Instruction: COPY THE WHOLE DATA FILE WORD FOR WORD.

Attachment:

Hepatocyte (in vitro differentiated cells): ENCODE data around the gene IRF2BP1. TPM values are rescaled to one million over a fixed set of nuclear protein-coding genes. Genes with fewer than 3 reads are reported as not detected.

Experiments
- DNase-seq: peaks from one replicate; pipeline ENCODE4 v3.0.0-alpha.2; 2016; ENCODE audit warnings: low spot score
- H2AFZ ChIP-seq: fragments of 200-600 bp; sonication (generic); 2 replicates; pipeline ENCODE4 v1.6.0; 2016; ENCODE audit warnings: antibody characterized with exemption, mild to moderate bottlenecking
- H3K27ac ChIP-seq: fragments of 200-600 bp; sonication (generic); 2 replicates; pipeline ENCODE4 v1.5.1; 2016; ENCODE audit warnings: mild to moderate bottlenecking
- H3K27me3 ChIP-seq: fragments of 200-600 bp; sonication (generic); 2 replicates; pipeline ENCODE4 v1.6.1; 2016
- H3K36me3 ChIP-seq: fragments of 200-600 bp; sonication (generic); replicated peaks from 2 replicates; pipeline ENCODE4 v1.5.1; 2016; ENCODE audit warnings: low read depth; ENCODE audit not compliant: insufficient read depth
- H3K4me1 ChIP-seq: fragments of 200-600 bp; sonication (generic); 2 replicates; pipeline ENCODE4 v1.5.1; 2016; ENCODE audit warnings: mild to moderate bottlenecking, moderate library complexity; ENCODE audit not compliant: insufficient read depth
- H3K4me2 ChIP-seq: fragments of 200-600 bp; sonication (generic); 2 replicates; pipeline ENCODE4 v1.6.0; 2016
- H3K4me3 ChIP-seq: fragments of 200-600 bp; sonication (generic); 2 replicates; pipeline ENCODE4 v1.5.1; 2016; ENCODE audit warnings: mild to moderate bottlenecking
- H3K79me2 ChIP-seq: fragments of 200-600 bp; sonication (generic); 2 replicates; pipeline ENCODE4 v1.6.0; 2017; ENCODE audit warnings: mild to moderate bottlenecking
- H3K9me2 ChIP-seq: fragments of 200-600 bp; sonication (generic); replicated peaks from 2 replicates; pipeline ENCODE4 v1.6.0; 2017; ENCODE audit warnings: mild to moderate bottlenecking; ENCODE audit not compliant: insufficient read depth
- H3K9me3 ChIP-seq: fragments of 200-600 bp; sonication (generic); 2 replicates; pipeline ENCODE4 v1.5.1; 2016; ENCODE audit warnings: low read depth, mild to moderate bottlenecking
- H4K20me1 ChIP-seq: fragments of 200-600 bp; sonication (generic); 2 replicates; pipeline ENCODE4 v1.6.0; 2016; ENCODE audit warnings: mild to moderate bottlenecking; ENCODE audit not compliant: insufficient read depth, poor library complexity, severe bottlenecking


Hepatocyte (in vitro differentiated cells): ENCODE data around the gene IRF2BP1. TPM values are rescaled to one million over a fixed set of nuclear protein-coding genes. Genes with fewer than 3 reads are reported as not detected.

Experiments
- DNase-seq: peaks from one replicate; pipeline ENCODE4 v3.0.0-alpha.2; 2016; ENCODE audit warnings: low spot score
- H2AFZ ChIP-seq: fragments of 200-600 bp; sonication (generic); 2 replicates; pipeline ENCODE4 v1.6.0; 2016; ENCODE audit warnings: antibody characterized with exemption, mild to moderate bottlenecking
- H3K27ac ChIP-seq: fragments of 200-600 bp; sonication (generic); 2 replicates; pipeline ENCODE4 v1.5.1; 2016; ENCODE audit warnings: mild to moderate bottlenecking
- H3K27me3 ChIP-seq: fragments of 200-600 bp; sonication (generic); 2 replicates; pipeline ENCODE4 v1.6.1; 2016
- H3K36me3 ChIP-seq: fragments of 200-600 bp; sonication (generic); replicated peaks from 2 replicates; pipeline ENCODE4 v1.5.1; 2016; ENCODE audit warnings: low read depth; ENCODE audit not compliant: insufficient read depth
- H3K4me1 ChIP-seq: fragments of 200-600 bp; sonication (generic); 2 replicates; pipeline ENCODE4 v1.5.1; 2016; ENCODE audit warnings: mild to moderate bottlenecking, moderate library complexity; ENCODE audit not compliant: insufficient read depth
- H3K4me2 ChIP-seq: fragments of 200-600 bp; sonication (generic); 2 replicates; pipeline ENCODE4 v1.6.0; 2016
- H3K4me3 ChIP-seq: fragments of 200-600 bp; sonication (generic); 2 replicates; pipeline ENCODE4 v1.5.1; 2016; ENCODE audit warnings: mild to moderate bottlenecking
- H3K79me2 ChIP-seq: fragments of 200-600 bp; sonication (generic); 2 replicates; pipeline ENCODE4 v1.6.0; 2017; ENCODE audit warnings: mild to moderate bottlenecking
- H3K9me2 ChIP-seq: fragments of 200-600 bp; sonication (generic); replicated peaks from 2 replicates; pipeline ENCODE4 v1.6.0; 2017; ENCODE audit warnings: mild to moderate bottlenecking; ENCODE audit not compliant: insufficient read depth
- H3K9me3 ChIP-seq: fragments of 200-600 bp; sonication (generic); 2 replicates; pipeline ENCODE4 v1.5.1; 2016; ENCODE audit warnings: low read depth, mild to moderate bottlenecking
- H4K20me1 ChIP-seq: fragments of 200-600 bp; sonication (generic); 2 replicates; pipeline ENCODE4 v1.6.0; 2016; ENCODE audit warnings: mild to moderate bottlenecking; ENCODE audit not compliant: insufficient read depth, poor library complexity, severe bottlenecking